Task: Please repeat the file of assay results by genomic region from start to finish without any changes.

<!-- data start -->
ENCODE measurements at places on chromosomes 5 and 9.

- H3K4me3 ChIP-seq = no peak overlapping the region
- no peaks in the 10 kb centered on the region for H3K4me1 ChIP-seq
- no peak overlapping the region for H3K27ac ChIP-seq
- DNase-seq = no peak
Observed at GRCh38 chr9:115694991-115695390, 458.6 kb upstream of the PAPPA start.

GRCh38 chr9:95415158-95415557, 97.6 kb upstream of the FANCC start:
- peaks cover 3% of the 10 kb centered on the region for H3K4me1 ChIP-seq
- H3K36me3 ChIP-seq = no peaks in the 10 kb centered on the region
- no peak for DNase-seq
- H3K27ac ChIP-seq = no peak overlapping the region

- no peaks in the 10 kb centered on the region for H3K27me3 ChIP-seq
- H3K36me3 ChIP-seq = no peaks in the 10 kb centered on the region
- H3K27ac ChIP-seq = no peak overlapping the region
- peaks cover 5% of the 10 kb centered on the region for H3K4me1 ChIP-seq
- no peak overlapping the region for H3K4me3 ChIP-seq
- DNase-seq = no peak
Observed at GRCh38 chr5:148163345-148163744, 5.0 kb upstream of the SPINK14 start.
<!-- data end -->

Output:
ENCODE measurements at places on chromosomes 5 and 9.

- H3K4me3 ChIP-seq = no peak overlapping the region
- no peaks in the 10 kb centered on the region for H3K4me1 ChIP-seq
- no peak overlapping the region for H3K27ac ChIP-seq
- DNase-seq = no peak
Observed at GRCh38 chr9:115694991-115695390, 458.6 kb upstream of the PAPPA start.

GRCh38 chr9:95415158-95415557, 97.6 kb upstream of the FANCC start:
- peaks cover 3% of the 10 kb centered on the region for H3K4me1 ChIP-seq
- H3K36me3 ChIP-seq = no peaks in the 10 kb centered on the region
- no peak for DNase-seq
- H3K27ac ChIP-seq = no peak overlapping the region

- no peaks in the 10 kb centered on the region for H3K27me3 ChIP-seq
- H3K36me3 ChIP-seq = no peaks in the 10 kb centered on the region
- H3K27ac ChIP-seq = no peak overlapping the region
- peaks cover 5% of the 10 kb centered on the region for H3K4me1 ChIP-seq
- no peak overlapping the region for H3K4me3 ChIP-seq
- DNase-seq = no peak
Observed at GRCh38 chr5:148163345-148163744, 5.0 kb upstream of the SPINK14 start.